Election 2017: Norwich South hopeful Clive Lewis says ‘nasty party is back’
- Credit: Copyright: Archant 2017
The 'nasty party' is back and it has prompted a shift in opinion on the doorstep, according to one Labour candidate.
Norwich South hopeful Clive Lewis, who won the seat from the Liberal Democrats two years ago, believes an improving Labour effort nationally and a 'chaotic' Tory campaign is changing voters' minds.
He said: 'I've noticed a significant number of people who have had the chance to listen to Jeremy Corbyn during the campaign and have said to me 'your boy is doing good – I've changed my mind about him'.
'But it is more than that – The Tories' chaotic campaign is helping as well. And some of their manifesto policies prove the nasty party is back with Theresa May.'
Mr Lewis believes three moments will come to define this general election: 'Our manifesto being leaked, Theresa May's social care policy and Jeremy's speech after the Manchester atrocity.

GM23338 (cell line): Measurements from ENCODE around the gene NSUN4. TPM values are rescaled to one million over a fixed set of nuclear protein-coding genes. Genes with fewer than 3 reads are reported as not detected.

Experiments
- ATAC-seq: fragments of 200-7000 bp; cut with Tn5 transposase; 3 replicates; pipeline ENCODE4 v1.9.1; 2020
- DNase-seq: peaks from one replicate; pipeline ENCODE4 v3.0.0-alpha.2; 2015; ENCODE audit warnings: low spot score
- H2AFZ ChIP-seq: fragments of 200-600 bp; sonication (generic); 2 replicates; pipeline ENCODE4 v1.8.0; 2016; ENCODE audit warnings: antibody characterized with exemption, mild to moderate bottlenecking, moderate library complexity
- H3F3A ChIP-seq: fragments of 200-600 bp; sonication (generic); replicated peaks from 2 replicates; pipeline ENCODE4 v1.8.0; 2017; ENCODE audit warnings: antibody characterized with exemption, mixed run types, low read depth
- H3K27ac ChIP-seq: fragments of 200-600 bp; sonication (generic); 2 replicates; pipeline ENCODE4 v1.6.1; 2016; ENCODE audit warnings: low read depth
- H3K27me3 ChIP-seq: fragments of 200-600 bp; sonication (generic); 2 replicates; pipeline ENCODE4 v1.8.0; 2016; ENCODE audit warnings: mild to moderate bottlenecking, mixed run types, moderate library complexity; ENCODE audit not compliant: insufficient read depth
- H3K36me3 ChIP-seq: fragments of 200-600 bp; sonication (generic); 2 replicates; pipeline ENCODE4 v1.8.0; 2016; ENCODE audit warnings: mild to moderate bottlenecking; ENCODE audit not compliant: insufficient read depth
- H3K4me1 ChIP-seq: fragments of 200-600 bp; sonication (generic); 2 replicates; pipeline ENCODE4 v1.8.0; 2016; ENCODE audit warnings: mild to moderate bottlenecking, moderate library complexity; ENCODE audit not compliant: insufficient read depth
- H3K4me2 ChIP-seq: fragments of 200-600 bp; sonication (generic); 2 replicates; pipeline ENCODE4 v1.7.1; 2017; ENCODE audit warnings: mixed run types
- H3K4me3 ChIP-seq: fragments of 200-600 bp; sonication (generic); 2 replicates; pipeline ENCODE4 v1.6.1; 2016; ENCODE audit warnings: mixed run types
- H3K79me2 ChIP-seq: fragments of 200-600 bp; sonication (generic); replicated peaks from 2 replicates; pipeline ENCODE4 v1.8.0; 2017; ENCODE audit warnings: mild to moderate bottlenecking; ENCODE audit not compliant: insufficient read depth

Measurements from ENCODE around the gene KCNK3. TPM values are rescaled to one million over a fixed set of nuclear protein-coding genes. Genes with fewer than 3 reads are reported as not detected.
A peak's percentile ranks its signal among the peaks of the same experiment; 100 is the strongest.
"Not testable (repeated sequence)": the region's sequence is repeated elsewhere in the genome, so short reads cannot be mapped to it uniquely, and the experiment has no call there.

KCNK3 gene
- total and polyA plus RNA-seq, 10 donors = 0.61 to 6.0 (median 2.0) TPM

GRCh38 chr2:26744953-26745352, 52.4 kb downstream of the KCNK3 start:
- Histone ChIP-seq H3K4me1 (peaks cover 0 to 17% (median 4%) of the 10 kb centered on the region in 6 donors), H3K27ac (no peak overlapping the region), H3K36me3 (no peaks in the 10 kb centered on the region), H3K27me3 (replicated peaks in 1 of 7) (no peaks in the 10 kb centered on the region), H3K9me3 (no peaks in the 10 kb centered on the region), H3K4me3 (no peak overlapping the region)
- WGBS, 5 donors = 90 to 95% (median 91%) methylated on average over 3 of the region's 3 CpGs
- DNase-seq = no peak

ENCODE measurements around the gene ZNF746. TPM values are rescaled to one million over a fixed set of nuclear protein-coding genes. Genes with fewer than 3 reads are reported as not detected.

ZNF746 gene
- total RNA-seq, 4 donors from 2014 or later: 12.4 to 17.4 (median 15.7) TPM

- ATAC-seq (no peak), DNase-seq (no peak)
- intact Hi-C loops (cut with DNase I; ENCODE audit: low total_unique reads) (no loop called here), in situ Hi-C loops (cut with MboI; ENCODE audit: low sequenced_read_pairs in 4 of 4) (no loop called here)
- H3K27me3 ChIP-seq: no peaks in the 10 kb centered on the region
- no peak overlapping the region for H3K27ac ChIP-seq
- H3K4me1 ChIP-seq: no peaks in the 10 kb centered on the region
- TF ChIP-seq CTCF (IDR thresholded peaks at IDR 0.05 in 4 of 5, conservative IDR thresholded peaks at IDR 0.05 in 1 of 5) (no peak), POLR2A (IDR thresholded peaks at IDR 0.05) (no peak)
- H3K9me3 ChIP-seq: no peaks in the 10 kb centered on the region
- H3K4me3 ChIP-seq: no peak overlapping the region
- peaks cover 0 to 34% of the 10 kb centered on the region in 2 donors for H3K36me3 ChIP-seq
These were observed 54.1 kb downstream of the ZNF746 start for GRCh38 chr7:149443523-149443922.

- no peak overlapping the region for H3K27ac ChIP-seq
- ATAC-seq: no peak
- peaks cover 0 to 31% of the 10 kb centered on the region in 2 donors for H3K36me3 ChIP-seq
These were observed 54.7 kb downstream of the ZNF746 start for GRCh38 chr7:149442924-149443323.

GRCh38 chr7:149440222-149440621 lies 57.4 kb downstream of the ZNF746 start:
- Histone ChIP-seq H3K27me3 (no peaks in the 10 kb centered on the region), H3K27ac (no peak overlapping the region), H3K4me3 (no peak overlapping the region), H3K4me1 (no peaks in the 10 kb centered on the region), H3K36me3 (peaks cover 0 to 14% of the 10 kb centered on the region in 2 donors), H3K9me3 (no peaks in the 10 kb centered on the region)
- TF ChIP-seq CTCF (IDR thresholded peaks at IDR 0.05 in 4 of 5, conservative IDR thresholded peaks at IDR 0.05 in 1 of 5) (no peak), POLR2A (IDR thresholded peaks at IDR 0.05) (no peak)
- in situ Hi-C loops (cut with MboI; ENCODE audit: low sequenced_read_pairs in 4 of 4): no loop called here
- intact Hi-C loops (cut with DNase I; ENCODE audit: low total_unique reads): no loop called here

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'The fact our policies were out there early and the media discussed them for two days was fantastic for us. It meant there was more than just headlines but some good, in-depth stuff as well.
'Then we had the social care u-turn which I think has been hugely damaging for the Conservatives. It is being mentioned to me a lot when I am canvassing.
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'And Jeremy's speech was brave. Due to the emotion around the bombing people listened to him because they want a solution to terrorism. They engaged with that speech.'
Mr Lewis said people have made it clear during the campaign that education and health are the areas where Labour is the must trusted.
'People trust us with the NHS far more than they do any other party,' he said. 'But also I think our policies on education have impressed a lot of voters.
'Lots of young people can only remember cuts and a belief that 'it is not going to get any better than this'. But we are offering hope and a serious alternative to that – and people are really responding.'
The other candidates in Norwich South are Richard Bearman (Green), Lana Hempsall (Conservative) and James Wright (Liberal Democrat).